I’ve been diagnosed with OCD but have been questioning it lately because most of my symptoms (mostly obsessions) have gone away over the years. More recently, I’ve been picking at the skin, mostly on my chest, face, and scalp. How much time I spend picking a day goes up and down, though sometimes I spend hours in front of the mirror doing just that. It hasn’t been that bad lately, and I’ve been able to a avoid picking at my face (the most visible place) for the most part.

    And then there’s the need to apply lip balm!! My partner always thought that this could be part of my possible OCD, but I usually brushed him off. But it makes sense in this post! My urge doesn’t seem as bad as yours is, so maybe it isn’t OCD-related, but I definitely start getting anxious and/or extremely frustrated when I can’t apply it when I get the urge.

    • The first thing I thought reading this was, “you are so much bolder than me”. I pick my skin too, and covering it up helps me too, and now I want to be confident enough to go out with colorful bandaids on me. And I know… It doesn’t mean feeling confident, and all these worries make so much sense to me, but it’s still something that hit me as kind of amazing.

      I usually remove everything before getting out of the house, because the picked areas get me less questions than the bandaids do. And that doesn’t help me, but I never feel ready to talk about it. I just try to avoid any questions, because I feel that people won’t understand and I don’t want to deal with that. Now I’m thinking I want to try that someday.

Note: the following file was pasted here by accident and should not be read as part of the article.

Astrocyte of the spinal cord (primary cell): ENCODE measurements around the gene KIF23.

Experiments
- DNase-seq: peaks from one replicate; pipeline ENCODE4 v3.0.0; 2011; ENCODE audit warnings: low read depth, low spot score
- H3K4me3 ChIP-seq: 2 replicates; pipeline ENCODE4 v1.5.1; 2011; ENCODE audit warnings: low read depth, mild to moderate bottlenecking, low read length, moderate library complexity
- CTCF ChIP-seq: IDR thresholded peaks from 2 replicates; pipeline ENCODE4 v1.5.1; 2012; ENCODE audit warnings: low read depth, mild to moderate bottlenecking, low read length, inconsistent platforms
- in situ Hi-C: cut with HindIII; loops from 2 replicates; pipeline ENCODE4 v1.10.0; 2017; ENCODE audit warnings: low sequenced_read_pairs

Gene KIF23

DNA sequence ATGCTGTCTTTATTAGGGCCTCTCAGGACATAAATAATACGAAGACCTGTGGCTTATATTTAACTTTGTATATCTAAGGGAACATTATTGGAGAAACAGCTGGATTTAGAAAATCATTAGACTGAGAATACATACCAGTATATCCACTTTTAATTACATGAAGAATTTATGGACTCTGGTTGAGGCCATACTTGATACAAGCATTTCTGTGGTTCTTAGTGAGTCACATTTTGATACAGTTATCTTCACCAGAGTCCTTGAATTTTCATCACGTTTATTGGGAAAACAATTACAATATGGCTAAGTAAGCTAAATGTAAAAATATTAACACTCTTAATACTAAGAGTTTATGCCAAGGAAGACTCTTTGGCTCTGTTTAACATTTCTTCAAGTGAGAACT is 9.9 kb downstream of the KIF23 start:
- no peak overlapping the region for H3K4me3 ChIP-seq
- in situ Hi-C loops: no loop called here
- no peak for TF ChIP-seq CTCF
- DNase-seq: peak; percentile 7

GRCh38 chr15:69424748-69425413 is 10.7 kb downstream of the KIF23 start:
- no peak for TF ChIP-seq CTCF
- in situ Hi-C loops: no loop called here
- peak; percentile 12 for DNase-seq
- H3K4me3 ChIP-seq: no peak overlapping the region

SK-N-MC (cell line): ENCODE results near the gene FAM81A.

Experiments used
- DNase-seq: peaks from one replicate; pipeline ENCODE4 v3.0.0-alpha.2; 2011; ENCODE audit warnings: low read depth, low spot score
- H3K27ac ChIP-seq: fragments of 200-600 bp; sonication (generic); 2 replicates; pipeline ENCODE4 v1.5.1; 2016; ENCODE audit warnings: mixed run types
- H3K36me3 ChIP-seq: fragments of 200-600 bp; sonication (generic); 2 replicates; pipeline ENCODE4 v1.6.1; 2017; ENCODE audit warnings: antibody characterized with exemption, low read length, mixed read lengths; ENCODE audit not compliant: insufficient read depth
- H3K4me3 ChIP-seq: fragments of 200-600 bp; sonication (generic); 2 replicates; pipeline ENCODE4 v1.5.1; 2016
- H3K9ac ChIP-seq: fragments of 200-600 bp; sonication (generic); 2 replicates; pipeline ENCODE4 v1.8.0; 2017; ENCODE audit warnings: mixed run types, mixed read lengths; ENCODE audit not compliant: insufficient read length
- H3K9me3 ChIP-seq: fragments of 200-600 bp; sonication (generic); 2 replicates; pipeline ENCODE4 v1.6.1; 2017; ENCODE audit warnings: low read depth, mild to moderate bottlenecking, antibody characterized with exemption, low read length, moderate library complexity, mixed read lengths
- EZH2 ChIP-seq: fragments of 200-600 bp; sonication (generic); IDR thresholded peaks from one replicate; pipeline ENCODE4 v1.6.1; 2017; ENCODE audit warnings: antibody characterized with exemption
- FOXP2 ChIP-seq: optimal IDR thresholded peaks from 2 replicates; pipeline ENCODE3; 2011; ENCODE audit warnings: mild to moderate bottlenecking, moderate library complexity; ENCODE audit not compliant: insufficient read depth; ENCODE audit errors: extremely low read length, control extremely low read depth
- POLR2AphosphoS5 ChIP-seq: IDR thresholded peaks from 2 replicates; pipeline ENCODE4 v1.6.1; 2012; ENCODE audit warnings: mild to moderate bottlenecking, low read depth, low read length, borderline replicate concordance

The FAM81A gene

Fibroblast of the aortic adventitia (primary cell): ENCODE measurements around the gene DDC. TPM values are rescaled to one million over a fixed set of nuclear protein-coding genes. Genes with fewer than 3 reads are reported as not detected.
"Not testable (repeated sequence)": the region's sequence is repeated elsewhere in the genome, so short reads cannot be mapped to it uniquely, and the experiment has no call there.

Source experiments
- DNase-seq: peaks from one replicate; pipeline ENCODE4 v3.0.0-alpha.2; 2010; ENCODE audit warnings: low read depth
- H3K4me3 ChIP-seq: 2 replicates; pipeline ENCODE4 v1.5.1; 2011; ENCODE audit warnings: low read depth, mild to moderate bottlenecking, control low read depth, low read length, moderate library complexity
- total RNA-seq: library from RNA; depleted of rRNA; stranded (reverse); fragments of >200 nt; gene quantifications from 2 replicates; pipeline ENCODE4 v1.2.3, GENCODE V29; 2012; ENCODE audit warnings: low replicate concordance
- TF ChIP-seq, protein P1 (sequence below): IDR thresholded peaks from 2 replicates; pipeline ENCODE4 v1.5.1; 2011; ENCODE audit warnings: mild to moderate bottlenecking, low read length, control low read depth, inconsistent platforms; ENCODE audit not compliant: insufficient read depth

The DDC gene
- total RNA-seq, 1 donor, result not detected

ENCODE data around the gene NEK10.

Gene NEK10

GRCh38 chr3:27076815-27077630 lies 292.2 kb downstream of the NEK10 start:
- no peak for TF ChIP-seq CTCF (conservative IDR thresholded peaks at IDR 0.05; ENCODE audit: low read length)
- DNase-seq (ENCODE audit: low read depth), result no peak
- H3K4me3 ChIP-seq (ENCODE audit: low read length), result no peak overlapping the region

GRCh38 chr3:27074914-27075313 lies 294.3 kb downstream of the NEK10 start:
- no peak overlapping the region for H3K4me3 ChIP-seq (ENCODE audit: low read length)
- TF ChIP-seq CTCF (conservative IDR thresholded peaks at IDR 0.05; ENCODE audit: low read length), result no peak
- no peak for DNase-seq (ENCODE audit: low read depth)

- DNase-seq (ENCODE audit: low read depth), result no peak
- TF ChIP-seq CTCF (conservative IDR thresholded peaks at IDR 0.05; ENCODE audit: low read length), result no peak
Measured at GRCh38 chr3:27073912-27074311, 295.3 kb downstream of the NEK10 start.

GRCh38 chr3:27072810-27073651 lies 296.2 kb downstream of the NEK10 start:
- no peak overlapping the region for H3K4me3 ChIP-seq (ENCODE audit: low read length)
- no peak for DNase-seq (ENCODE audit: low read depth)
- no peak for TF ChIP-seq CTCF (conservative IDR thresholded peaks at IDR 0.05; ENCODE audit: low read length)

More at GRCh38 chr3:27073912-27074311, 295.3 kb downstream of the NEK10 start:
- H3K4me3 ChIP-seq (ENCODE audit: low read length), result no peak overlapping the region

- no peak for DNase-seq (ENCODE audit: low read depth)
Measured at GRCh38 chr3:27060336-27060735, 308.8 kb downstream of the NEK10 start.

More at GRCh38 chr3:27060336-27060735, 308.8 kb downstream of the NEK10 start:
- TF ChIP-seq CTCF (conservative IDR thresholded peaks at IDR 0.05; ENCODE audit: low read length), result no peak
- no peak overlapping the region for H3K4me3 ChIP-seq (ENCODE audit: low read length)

3. Oh my, I cannot imagine what it must be like living with the obsessive-compulsive behavior to pick skin. But, you totally rock those super-hero band-aids!! I love it and think it is great that you can still have a fun-sense of humor while dealing with OCD. 🙂

  4. I don’t have OCD, but I have this thing I’ve done ever since middle school or high school (maybe sooner, I don’t remember) where I pick at my eyebrows. It doesn’t leave stores or anything though. I just end up with big patches missing. It’s embarrassing, but I can’t help doing it. As an adult, I get to the point where they look so ridiculous I’ll just shave them off completely so that when I go to pick them there’s nothing there then when they grow back I’ve kind of broken the habit (or whatever it is) for a while. Sometimes. (It takes forever for my eyebrows to grow back).

    As far as your skin picking, have you ever gotten staph infection from it? My son has this bad habit of biting his nails (his father, my ex, taught him to bite them off rather than trim them… ugh), but it doesn’t end there. He actually gnaws on the tips of his fingers to the point of being raw/bloody/scabbed. I worry about him getting staph infection because of it.